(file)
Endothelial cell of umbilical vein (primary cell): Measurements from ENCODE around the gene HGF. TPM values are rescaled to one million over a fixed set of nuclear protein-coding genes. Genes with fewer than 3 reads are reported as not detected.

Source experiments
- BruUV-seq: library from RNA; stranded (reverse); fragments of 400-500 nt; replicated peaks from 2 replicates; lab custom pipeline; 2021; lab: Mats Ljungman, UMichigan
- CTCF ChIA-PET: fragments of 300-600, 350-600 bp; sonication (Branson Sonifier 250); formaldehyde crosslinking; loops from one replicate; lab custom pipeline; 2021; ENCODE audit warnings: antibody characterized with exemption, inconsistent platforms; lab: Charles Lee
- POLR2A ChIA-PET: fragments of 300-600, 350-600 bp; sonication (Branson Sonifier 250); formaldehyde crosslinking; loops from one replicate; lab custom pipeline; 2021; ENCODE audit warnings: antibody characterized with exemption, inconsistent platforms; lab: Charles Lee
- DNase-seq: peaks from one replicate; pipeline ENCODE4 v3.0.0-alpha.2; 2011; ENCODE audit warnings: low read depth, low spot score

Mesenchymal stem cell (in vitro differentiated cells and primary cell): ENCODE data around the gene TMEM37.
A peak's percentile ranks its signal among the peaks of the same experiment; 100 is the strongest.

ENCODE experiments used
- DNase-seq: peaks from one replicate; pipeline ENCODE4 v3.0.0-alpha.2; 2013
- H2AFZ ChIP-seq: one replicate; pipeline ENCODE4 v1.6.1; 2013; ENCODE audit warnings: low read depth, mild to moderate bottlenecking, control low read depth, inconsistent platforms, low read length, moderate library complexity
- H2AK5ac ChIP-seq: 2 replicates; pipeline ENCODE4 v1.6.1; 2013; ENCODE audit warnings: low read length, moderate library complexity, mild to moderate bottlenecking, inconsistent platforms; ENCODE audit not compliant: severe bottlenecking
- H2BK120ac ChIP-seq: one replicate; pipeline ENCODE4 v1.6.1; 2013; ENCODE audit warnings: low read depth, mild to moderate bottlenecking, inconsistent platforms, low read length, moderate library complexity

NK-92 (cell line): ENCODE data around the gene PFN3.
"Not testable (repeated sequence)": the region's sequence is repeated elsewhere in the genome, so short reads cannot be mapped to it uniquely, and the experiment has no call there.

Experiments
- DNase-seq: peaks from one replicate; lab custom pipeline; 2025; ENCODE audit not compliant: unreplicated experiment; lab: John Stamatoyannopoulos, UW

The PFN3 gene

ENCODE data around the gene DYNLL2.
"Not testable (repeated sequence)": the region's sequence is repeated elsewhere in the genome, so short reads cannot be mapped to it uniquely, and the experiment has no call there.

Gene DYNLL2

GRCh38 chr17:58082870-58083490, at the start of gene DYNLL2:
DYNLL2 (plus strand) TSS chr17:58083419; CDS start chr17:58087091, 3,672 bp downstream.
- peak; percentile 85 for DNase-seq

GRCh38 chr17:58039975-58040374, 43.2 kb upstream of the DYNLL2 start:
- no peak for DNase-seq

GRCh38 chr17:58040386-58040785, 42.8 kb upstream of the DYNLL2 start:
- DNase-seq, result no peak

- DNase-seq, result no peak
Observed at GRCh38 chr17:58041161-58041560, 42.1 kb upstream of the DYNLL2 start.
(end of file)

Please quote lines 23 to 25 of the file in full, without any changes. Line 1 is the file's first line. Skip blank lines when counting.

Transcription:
DYNLL2 (plus strand) TSS chr17:58083419; CDS start chr17:58087091, 3,672 bp downstream.
- peak; percentile 85 for DNase-seq

GRCh38 chr17:58039975-58040374, 43.2 kb upstream of the DYNLL2 start: